This denial was directed against claims “circulating on RFI and certain social media”. However, it may also have been made in response to claims made in a UN Group of Experts report published in August. That document cited several Forebu ex-combatants who said they were involved with RED-Tabara but left because they disagreed with the group’s ideology.
RED-Tabara’s political leader is believed to be Alexis Sinduhije, though he denies this. Sinduhije belongs to the opposition Movement for Solidarity and Democracy (MSD), a group he claims has been “demonised” for being “radicals”. Many in Burundi see the MSD as being dominated by Tutsis. This may be additional context for FPB spokesman Manirakiza stressing Forebu’s “political neutrality”.
RED-Tabara’s rise, decline, and eclipse by FPB
Several Burundian combatants captured in South Kivu during 2015-2016 told the UN Group of Experts that they were going to fight for Sinduhije and the MSD. These fighters claimed to have been recruited in Rwanda’s Mahama refugee camp in May-June 2015 and given two months of military training by individuals wearing Rwandan military uniforms. This implies that in mid-to-late 2015 RED-Tabara was a recipient of Rwandan logistical support.
This backing seems to have decreased sharply by early-2016 though, probably as a result of public allegations against Rwanda. The fighting capacity of RED-Tabara in Bujumbura was also reduced by the deaths of a significant number of fighters in the reprisal killings that followed the 11 December 2015 attacks on three military camps. One well-placed Burundian source described the group as having been “crushed” in the city. Defections to Forebu will also have thinned RED-Tabara’s ranks.
Forebu appears to have received some external support too. The UN Group of Experts reported that the rebels usually purchase their food from local Congolese and bring in other supplies across Lake Tanganyika. This suggests a level of collaboration with the Congolese military and President Joseph Kabila, who the Congolese opposition accuse of fomenting insecurity in order to excuse further delaying elections.
Rwanda’s sensitivity to international allegations of militarising Burundian refugees was likely accentuated ahead of its presidential election this August. With Kagame now re-elected – with 98.8% of the vote – the Rwandan government is now in a stronger position to ramp up assistance to anti-Nkurunziza militants again if it wished to. If so, FPB would probably be the main recipient.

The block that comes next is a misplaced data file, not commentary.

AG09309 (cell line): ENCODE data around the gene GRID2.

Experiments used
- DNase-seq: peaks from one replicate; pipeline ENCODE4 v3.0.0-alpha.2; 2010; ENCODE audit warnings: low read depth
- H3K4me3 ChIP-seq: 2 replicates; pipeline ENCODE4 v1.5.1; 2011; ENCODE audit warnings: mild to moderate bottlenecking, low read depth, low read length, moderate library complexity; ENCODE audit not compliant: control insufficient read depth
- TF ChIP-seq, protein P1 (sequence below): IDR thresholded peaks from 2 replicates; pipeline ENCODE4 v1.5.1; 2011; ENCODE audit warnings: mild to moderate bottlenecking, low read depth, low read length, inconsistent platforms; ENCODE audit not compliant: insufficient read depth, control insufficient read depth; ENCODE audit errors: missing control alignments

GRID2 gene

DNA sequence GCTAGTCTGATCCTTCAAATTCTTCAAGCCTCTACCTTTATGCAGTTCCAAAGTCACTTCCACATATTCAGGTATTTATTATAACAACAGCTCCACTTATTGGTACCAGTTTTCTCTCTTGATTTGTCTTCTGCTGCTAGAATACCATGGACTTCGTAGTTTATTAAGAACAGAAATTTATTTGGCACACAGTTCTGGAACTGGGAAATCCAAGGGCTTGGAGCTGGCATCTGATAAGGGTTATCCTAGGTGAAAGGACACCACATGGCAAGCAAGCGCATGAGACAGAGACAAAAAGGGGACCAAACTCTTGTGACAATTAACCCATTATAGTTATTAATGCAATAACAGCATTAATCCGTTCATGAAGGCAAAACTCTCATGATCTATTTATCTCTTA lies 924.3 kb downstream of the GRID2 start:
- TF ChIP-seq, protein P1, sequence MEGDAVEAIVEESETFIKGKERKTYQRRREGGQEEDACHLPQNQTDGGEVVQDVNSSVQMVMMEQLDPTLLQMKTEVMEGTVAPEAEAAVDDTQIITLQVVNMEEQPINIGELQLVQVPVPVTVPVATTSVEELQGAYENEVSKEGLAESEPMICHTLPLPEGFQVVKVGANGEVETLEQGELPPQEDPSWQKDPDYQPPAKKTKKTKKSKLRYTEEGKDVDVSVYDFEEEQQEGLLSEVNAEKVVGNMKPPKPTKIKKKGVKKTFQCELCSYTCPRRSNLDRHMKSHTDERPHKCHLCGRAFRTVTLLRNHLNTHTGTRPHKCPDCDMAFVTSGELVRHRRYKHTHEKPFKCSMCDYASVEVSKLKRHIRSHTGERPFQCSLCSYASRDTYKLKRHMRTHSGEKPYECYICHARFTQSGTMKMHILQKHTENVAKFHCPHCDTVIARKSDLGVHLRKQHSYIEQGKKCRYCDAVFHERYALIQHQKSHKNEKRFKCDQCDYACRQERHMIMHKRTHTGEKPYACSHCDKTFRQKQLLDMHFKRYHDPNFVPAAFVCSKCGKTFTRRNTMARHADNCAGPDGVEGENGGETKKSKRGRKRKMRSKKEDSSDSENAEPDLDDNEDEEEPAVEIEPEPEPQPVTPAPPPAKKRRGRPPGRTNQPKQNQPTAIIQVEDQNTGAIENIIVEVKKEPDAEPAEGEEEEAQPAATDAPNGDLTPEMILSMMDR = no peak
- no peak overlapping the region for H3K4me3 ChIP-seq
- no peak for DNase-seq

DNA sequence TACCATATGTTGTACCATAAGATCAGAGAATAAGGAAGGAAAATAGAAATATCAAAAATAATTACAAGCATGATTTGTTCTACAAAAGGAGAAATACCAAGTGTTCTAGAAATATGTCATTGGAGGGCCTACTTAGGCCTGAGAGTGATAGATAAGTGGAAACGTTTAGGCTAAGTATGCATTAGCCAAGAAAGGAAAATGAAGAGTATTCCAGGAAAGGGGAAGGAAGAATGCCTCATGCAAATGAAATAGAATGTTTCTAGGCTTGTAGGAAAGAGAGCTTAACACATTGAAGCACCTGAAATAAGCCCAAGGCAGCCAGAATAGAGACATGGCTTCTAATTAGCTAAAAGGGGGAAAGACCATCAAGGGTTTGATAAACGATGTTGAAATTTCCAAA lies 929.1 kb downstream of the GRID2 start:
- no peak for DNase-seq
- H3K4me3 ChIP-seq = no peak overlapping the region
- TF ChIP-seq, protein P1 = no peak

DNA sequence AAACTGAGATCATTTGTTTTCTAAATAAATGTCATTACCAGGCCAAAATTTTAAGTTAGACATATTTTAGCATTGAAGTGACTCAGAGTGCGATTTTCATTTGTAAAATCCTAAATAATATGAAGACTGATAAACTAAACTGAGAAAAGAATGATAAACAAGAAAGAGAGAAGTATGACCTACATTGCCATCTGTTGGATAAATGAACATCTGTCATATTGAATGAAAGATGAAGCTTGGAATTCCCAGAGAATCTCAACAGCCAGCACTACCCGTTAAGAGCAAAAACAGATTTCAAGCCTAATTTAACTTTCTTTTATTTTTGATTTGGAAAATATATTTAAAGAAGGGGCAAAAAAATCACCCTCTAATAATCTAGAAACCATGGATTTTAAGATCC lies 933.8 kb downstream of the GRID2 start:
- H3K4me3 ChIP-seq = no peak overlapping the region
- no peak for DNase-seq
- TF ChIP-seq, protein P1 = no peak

Niyombare’s striking claim that Rwanda had neither interfered in Burundi nor supported his forces has also provided some plausible deniability against possible future accusations. Rwanda would also probably be able to count on tacit cooperation from the DRC as President Kabila seeks to maintain friendly relations. In response to this possible threat, Burundian security forces – as documented by the UN Group of Experts – have begun to supply weapons to Congolese Mai-Mai groups as proxies.
In early-2017, significant elements of Forebu reportedly relocated from South Kivu towards Uvira territory, closer to the Burundian border. Combined with increasing Rwandan facilitation, this would place the FPB in a position to stage increasingly frequent small arms and light weapons raids in Burundi’s north-west and Bujumbura’s outskirts.
With President Nkurunziza probably already working to change the constitution – not just to remove term limits, but also possibly to alter Hutu-Tutsi ethnic quotas and power-sharing arrangements – the FPB is not likely to find itself short of sympathisers and recruits for its cause.